Idaho girl disappeared 25 years ago today

Idaho girl disappeared 25 years ago today
Posted at 1:43 PM, Oct 11, 2018
and last updated 2018-10-11 16:46:54-04

Twenty-five years ago, October 11, 1993, Sandi Crane walked into the Custer County Sheriff’s office to report that she could not find her nine-year-old daughter, Stephanie. Stephanie had just celebrated her ninth birthday on September 28, 1993.  This year, she would be celebrating her 34th birthday.   

A search was launched by the Custer County Sheriff’s Office.  The searchers included Custer County Sheriff’s deputies, Custer County Search and Rescue, and the Challis Volunteer Fire Department. 

The search -– which included about 300 searchers -- was suspended about 12:30 a.m. on October 12th, and plans were made to resume the search at 7:00 a.m.. 

Even with the assistance of the Idaho State Police, the Federal Bureau of Investigation, Idaho Fish and Game officers, and a team of tracking dogs, Stephanie could not be located.  The boat crews who checked the river from Challis to Salmon were also unable to turn up any sign of the girl.

In 1993, Stephanie’s case was featured on the popular TV series, “America’s Most Wanted,” the television show “Front Page,” and was also on CNN and a number of local stations. In April of this year, Stephanie’s case was featured on the show “Disappeared,” an American documentary program on the Investigation Discovery Channel. 

The program contains re-enactments and interviews with law enforcement officers, investigators, and relatives connected with cases in which individuals have gone missing. Each episode features a single case of either one individual, or sometimes several individuals who have disappeared together. 

After Stephanie’s case aired on “Disappeared,” the Custer County Sheriff’s Office received a number of leads. The Sheriff’s Office checked them out, to no avail.

When Stephanie disappeared, she was 4-feet 2-inches tall and weighed between 65 to 85 pounds. She was wearing a maroon and white hooded sweatshirt with the word “GIMMIE” imprinted across the front. She was also wearing maroon sweatpants and maroon and white tennis shoes.   

Stephanie has brown hair and blue eyes.  Her face is freckled and, at the time of her disappearance, she had a space between her two upper front teeth. She had a cowlick on the right side of her hairline and a scar near her right eye. 

Stephanie was last seen about 6 p.m. near the Challis Lanes Bowling Alley.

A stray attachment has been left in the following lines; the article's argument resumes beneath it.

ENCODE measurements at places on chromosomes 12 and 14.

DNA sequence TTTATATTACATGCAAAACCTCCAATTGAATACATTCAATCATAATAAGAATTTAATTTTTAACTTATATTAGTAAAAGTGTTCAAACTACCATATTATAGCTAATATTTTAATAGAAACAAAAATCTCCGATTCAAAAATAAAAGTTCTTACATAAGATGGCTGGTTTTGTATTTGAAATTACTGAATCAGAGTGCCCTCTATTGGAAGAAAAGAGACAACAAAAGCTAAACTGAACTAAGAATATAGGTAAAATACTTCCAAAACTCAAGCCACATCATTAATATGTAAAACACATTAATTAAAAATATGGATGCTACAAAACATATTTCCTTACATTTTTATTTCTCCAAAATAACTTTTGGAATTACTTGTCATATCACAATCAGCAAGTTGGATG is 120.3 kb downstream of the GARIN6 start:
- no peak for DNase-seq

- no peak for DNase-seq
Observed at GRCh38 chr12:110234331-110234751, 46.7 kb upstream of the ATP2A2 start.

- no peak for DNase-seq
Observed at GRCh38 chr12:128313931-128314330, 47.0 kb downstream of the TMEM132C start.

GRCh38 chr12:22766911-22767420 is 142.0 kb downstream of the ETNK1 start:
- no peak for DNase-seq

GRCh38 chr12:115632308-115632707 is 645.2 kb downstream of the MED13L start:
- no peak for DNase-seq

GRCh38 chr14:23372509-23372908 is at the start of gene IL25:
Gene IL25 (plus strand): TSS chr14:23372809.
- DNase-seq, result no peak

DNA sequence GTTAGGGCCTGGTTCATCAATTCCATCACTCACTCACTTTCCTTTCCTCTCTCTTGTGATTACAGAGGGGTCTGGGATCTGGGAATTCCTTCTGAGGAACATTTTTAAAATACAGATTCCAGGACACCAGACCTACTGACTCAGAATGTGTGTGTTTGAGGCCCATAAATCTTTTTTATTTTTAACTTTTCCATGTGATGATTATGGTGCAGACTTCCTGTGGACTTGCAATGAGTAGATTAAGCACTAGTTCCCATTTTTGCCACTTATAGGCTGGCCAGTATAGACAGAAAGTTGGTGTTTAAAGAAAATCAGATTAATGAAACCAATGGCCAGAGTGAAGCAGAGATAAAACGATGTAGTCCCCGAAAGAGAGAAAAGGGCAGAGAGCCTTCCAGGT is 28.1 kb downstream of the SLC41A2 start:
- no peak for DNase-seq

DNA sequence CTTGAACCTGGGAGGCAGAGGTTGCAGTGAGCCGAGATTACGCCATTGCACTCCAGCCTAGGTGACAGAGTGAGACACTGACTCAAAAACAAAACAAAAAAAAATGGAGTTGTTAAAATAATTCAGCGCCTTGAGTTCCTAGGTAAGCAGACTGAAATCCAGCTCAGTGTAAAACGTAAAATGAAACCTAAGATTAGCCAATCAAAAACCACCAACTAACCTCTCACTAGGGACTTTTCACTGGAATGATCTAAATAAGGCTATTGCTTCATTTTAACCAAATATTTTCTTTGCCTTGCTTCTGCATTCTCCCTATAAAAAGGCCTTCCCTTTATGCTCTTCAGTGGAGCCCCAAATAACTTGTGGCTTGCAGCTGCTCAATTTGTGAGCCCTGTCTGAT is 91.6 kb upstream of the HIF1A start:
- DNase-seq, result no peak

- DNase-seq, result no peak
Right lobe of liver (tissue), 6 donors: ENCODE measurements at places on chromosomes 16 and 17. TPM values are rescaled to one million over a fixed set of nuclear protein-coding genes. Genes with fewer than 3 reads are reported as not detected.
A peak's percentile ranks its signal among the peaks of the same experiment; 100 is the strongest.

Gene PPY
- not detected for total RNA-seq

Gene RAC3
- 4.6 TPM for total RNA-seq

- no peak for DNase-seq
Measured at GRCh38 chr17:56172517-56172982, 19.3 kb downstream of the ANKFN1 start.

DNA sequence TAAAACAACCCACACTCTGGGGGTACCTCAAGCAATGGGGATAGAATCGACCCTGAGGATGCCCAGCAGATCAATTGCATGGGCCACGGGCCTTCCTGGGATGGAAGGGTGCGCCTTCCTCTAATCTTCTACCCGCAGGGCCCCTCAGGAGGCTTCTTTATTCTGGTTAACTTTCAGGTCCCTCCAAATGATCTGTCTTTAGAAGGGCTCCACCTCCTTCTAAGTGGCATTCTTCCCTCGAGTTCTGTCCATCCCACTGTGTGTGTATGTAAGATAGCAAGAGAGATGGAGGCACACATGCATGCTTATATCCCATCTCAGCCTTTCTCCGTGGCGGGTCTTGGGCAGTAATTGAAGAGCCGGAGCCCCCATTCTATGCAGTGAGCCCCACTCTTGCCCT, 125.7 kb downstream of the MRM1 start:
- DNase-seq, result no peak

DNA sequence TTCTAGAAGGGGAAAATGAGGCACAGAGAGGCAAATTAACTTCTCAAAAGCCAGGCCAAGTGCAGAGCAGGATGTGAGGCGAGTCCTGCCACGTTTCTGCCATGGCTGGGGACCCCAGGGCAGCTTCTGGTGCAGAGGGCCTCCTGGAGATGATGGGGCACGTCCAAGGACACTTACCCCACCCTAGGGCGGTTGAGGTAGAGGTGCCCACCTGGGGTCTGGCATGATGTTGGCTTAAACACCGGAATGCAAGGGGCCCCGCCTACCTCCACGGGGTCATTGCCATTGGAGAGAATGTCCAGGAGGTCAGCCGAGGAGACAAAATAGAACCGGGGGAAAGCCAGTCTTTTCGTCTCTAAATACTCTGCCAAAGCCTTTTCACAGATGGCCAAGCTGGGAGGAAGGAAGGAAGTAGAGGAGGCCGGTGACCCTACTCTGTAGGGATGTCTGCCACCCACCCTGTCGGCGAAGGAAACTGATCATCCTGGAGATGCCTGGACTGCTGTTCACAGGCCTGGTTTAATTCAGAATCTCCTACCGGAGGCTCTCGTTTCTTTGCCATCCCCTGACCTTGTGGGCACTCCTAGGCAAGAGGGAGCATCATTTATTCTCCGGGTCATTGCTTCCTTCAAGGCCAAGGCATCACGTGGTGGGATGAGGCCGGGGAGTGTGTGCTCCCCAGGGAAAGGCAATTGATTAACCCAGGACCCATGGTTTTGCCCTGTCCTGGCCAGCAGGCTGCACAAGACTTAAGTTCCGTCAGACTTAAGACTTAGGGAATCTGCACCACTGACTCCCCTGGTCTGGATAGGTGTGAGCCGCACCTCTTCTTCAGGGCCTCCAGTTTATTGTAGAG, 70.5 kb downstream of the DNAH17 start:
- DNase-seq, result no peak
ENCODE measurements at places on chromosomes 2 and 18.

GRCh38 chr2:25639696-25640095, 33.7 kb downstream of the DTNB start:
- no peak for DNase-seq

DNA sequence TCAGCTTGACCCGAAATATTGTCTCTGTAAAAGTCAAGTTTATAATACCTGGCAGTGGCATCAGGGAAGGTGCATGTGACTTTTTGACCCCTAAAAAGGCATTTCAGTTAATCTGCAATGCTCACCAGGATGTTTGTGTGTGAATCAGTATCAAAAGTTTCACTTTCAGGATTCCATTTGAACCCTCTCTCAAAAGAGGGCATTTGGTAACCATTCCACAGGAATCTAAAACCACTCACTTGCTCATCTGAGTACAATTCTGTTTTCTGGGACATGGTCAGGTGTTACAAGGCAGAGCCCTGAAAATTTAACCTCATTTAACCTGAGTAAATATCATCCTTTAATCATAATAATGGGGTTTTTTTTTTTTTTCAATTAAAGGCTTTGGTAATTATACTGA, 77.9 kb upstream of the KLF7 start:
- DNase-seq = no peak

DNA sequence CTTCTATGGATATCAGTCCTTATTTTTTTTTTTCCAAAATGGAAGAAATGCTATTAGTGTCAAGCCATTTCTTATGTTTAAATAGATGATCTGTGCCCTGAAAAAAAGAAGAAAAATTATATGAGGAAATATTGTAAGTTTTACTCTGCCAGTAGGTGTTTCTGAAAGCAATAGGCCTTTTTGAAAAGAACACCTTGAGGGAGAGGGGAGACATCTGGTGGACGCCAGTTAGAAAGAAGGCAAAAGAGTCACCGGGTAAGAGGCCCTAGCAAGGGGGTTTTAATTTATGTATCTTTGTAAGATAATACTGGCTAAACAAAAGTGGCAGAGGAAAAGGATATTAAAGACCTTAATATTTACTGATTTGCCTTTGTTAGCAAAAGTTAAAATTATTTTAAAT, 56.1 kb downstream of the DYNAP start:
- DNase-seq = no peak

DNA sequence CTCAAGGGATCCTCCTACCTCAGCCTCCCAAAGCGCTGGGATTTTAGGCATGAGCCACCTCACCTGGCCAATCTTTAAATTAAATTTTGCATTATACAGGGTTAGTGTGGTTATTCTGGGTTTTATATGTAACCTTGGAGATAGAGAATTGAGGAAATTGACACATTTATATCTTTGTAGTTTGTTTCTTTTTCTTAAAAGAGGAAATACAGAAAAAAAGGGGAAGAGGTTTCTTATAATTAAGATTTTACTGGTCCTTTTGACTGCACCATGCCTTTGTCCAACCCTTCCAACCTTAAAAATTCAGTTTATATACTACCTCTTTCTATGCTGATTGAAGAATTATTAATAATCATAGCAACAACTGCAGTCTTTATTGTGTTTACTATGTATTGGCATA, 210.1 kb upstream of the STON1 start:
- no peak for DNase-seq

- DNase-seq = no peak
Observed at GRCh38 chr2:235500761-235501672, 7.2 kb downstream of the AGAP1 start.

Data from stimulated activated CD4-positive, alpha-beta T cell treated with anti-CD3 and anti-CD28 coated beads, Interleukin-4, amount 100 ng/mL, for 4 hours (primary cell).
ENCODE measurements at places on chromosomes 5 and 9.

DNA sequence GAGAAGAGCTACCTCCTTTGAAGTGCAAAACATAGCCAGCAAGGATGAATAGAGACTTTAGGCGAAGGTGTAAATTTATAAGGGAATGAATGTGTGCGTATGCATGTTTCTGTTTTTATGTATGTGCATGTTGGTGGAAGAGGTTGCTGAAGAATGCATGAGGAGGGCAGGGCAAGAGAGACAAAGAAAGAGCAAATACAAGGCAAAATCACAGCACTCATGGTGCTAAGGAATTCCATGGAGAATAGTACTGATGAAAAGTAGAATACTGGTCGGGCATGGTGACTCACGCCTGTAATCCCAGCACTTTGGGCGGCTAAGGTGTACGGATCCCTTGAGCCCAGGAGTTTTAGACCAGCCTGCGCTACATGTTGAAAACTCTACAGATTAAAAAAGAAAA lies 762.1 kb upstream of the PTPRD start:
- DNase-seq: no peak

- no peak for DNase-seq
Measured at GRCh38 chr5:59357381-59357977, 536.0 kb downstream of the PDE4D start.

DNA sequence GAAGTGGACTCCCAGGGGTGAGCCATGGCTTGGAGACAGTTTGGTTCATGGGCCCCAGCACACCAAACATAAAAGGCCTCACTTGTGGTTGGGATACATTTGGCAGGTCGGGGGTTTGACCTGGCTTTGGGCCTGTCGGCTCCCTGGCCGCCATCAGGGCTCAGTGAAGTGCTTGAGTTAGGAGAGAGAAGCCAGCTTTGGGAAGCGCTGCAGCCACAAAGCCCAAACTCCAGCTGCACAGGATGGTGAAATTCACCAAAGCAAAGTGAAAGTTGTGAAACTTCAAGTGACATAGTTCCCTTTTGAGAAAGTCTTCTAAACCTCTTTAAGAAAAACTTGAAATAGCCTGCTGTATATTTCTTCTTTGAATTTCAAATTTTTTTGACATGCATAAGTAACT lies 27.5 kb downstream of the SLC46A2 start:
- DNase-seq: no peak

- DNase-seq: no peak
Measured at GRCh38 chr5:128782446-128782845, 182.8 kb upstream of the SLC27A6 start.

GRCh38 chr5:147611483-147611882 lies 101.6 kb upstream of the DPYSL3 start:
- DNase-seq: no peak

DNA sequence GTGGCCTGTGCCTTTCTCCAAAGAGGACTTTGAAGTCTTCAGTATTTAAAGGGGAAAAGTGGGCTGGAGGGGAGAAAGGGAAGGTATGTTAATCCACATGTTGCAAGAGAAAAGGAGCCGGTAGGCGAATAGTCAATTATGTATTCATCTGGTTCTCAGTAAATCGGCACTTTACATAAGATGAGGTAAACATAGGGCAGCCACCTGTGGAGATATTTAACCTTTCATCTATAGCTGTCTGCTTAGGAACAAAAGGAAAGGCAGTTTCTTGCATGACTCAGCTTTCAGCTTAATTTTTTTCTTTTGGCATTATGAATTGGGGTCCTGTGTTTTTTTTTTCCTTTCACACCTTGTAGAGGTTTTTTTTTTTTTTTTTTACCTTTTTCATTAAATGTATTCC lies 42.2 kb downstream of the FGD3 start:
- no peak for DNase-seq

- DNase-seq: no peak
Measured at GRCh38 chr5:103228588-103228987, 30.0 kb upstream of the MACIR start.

Some people believe that she was headed to the Challis High School to watch soccer practice, while others believe she was headed home.  

The Custer County Sheriff’s Office is still working closely with the Federal Bureau of Investigation, the Idaho State Police, the National Center for Missing and Exploited Children and other agencies on Stephanie’s case. Officials say her case will remain open until she is found. 

According to The Charley project website, a man named Keith Glenn "Mark" Hescock has been investigated for what authorities believe is his possible involvement in Stephanie's case –- as well as the disappearance of Amber Hoopes. 

Hescock kidnapped a fourteen-year-old Hoopes from outside her home early on the morning of June 5, 2002. “He had known her family. The girl was able to escape that afternoon when he went to work, leaving her chained to a bed in his home,” the website says.

“When the police attempted to arrest him, Hescock fled in his vehicle and lead them on a forty-mile high-speed chase, which ended at a dead-end road in the Big Hole Mountains. There he shot and killed a police dog, shot and wounded an officer, and then committed suicide.

“Hescock had previously worked for Hoopes's grandparents, and his neighbor says he was hunting in Challis, Idaho the weekend Stephanie disappeared from that location. He also owned a yellow pickup truck similar to the one that may be connected to Stephanie's case.

“Authorities have not been able to link him to either disappearance, however. His only criminal record in Idaho had been for poaching, but he had felony convictions in other states,’ the website adds.

Stephanie Crane’s case remains unsolved. She has three younger sisters and is described as a tomboy who was part of the youth bowling league -- and enjoyed going hunting with her father. Her parents divorced in mid-1994 and both of them are now deceased; her mother died in 1997; her father, in 2012.

If you have any information about Stephanie’s disappearance, you are encouraged to call the Custer County Sheriff’s Office at 208-879-2232 or you can call the Custer County Sheriff’s Office tip line at 208-879-5372 and leave a message.  You can also call the National Center for Missing and Exploited Children at 1-800-THE-LOST (1-800-842-5678). You can leave a comment on Sheriff Lumpkin’s Facebook page or send an email to  

In hopes of bringing a resolution to Stephanie’s case, there is a $50,000 reward for information leading to the arrest and conviction for the person responsible for Stephanie’s disappearance.